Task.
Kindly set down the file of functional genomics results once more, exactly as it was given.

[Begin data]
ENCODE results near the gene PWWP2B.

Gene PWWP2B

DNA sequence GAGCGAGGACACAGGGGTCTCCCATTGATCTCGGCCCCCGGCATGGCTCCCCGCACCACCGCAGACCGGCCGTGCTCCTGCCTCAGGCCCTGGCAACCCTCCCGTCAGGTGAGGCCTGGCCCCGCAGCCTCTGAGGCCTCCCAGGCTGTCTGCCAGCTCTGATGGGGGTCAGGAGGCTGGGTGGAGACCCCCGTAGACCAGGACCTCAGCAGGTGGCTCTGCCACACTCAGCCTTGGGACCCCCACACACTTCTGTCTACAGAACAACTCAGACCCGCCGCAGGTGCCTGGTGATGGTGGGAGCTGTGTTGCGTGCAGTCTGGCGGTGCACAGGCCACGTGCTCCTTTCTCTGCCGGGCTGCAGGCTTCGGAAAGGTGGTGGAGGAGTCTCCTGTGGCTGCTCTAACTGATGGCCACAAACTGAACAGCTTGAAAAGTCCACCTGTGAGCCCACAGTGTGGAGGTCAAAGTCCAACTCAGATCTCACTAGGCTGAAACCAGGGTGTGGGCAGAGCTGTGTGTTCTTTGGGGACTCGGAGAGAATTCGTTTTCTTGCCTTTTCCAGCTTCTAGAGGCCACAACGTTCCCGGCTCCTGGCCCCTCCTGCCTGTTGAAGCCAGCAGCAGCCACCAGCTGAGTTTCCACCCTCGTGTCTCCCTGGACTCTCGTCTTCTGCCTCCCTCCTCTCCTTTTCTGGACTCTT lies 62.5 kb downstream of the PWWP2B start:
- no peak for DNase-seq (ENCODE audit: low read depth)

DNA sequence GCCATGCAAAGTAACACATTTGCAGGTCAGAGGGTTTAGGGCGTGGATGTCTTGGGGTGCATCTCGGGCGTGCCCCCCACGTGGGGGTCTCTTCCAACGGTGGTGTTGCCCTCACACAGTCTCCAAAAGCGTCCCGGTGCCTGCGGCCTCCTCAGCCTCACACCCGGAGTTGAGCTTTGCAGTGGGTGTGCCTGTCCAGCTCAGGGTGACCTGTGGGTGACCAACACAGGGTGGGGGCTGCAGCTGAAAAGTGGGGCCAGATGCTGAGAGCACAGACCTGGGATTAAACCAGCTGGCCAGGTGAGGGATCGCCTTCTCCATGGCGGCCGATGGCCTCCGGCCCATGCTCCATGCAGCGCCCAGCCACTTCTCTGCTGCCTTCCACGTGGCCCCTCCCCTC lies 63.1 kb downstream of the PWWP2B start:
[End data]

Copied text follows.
ENCODE results near the gene PWWP2B.

Gene PWWP2B

DNA sequence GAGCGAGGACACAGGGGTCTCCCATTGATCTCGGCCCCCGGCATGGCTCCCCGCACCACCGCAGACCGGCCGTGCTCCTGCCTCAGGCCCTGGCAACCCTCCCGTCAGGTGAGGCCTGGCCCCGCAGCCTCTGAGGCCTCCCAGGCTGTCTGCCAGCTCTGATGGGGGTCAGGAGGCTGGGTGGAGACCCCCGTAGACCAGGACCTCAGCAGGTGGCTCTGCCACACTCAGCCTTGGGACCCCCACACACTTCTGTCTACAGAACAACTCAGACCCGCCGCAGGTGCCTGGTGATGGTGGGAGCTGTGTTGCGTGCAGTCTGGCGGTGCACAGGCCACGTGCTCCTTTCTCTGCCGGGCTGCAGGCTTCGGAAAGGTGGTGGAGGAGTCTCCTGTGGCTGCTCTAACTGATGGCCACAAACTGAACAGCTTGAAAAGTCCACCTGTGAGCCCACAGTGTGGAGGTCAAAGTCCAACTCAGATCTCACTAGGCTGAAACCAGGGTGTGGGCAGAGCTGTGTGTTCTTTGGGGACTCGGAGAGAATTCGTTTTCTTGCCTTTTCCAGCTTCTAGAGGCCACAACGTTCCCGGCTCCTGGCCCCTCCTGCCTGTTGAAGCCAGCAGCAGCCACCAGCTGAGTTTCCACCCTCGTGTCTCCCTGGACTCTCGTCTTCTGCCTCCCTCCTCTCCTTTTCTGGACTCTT lies 62.5 kb downstream of the PWWP2B start:
- no peak for DNase-seq (ENCODE audit: low read depth)

DNA sequence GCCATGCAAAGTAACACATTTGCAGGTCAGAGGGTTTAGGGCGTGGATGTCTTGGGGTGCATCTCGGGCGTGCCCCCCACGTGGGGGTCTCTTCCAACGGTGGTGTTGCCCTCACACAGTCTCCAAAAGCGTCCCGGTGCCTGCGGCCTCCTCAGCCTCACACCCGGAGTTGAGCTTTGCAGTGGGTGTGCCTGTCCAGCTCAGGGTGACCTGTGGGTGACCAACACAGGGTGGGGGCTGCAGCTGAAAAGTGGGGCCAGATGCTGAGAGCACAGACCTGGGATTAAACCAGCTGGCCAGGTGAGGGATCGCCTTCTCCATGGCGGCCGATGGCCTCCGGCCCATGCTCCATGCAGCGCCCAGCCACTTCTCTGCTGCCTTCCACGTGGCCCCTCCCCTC lies 63.1 kb downstream of the PWWP2B start: